The living will is an important part of advance care planning, and it can help ease unnecessary suffering or guide treatment according to the way you feel most comfortable. But they’re not always useful if your doctor isn’t aware that you have one.

In the case of emergency medical treatment, the doctor sometimes needs to make a quick decision about your care without seeing the living will or consulting with your family. (This is typically why DNR orders are completed by your doctor; more on that later.) For that reason, living wills are most useful for scenarios that occur over longer periods, such as deciding whether to begin surgery or treat an illness with a powerful pain medication.

To avoid this scenario, you should inform your doctor and health care providers ahead of time if you have a living will, and give them a copy of it.

What is the difference between a will and a living will?

A living will is distinct from a last will and testament. A will describes how your personal property and assets should be distributed after you die. A living will provides instructions on how and when you should receive medical care. It does not deal with assets, beneficiaries, or inheritances in any capacity. Both a will and living will are essential estate planning documents that everyone should have.

Living trust vs living wills

The only similarity between a living trust and a living will is the word “living” in the name. A living trust is simply a trust that takes effect while you’re alive and allows your assets to be distributed to your heirs according to its terms. A living trust may be either a revocable trust or an irrevocable trust.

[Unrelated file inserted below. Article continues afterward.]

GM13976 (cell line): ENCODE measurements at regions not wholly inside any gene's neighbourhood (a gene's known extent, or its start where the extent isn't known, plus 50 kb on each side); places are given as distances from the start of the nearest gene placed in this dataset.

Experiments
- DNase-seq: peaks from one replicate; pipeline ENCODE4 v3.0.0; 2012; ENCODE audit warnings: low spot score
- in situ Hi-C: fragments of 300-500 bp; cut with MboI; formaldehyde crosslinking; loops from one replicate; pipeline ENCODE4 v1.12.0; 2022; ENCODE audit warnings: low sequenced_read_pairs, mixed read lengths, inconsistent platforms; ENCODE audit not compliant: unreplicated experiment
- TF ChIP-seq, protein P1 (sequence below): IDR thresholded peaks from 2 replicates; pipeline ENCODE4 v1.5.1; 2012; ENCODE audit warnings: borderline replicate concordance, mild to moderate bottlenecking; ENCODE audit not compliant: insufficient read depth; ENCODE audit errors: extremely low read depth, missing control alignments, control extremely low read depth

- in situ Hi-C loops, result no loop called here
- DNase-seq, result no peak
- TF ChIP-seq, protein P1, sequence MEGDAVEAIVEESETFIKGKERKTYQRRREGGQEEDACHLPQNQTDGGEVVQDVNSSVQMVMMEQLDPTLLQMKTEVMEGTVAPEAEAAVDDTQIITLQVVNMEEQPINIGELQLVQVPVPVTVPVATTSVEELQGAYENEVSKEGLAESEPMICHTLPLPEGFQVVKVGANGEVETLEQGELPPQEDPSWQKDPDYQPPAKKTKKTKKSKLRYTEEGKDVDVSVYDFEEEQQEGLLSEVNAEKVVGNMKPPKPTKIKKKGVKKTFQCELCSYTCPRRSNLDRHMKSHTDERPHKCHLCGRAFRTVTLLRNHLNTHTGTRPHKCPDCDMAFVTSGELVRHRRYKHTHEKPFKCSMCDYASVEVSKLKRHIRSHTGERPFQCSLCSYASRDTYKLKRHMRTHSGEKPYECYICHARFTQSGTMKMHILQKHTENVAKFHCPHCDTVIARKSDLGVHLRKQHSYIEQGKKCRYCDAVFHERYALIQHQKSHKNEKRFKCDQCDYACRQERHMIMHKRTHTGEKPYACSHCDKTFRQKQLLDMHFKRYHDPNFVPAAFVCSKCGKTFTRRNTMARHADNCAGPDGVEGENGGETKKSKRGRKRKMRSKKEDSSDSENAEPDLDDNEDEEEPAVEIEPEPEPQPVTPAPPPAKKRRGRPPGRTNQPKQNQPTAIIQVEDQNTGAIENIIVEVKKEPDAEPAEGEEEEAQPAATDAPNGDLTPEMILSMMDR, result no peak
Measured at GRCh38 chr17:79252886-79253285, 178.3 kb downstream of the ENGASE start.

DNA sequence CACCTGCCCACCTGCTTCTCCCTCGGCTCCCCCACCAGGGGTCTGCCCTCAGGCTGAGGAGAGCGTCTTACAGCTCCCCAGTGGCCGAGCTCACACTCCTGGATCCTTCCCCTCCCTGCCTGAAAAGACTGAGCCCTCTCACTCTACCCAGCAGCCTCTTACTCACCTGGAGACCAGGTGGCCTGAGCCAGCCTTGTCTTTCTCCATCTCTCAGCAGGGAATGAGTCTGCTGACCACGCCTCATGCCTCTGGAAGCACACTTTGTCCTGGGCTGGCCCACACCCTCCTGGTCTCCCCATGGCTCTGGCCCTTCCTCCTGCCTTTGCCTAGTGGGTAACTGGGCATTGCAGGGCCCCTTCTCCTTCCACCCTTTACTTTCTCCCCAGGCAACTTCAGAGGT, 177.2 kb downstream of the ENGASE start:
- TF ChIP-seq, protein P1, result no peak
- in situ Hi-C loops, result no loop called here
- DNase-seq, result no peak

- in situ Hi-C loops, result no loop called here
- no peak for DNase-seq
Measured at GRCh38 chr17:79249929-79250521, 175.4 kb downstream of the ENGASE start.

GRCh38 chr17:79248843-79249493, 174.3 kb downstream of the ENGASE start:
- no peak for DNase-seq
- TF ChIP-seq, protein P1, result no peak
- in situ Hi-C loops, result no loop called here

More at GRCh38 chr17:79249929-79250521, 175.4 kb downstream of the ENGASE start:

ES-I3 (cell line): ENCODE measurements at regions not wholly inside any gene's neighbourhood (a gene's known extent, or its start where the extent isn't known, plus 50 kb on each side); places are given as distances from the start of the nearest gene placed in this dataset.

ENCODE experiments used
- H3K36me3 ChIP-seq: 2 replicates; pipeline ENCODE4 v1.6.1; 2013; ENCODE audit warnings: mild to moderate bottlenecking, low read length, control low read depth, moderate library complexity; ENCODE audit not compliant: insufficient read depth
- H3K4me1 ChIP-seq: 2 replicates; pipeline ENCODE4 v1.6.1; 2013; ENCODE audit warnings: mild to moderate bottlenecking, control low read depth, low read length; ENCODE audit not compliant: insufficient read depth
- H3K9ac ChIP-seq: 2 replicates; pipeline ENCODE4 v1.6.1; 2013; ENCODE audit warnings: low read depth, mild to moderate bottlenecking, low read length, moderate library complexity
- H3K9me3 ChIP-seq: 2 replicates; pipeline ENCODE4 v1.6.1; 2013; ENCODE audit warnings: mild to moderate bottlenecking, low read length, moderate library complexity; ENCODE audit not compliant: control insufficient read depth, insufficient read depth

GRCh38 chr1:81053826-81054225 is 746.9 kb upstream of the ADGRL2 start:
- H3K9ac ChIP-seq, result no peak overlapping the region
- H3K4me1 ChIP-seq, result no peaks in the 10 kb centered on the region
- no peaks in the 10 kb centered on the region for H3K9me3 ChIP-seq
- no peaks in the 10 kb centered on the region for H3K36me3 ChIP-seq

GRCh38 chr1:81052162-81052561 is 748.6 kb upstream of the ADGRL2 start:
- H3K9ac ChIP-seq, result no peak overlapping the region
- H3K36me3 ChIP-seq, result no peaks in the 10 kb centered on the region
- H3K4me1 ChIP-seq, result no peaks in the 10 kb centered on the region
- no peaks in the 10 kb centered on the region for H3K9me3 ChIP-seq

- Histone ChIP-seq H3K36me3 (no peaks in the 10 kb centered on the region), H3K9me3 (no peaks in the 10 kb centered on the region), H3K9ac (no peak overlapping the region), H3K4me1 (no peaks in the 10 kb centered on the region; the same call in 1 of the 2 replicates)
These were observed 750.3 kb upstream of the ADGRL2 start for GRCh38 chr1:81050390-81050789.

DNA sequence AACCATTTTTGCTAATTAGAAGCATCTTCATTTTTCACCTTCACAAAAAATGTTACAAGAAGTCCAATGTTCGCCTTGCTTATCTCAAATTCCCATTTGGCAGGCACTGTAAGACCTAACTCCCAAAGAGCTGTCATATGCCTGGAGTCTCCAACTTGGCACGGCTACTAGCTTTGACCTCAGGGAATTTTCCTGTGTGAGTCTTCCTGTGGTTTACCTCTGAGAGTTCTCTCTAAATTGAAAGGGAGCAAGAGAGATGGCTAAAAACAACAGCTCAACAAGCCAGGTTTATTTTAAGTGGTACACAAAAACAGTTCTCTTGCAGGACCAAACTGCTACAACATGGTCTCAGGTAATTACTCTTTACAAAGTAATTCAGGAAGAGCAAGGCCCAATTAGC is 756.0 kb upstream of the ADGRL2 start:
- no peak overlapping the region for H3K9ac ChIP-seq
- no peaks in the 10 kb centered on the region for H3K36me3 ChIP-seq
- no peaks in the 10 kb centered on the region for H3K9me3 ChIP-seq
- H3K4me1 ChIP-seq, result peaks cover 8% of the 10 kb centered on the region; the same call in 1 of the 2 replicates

What is included in a living will?

State laws usually guide what kinds of information living wills must contain and may provide a suggested template, but you aren’t required to use it. While one living will may differ from the next, these are the types of information you can expect to find.

Life-sustaining medical care

You must decide under what circumstances your life should be prolonged and by what measures.

Common life-sustaining treatments include:

  • Dialysis
  • Intubation (tube feeding)
  • Mechanical ventilation (breathing machine or respirator)
  • Resuscitation (CPR or defibrillator)
  • Antibiotics
  • Blood transfusions

You can consult with your physician to learn more about these treatments.

You have probably heard of a DNR, or “do not resuscitate” order, which states that you don’t want your heart to be restarted. A DNR order can be part of your living will, but it typically needs to be completed by your doctor or medical provider.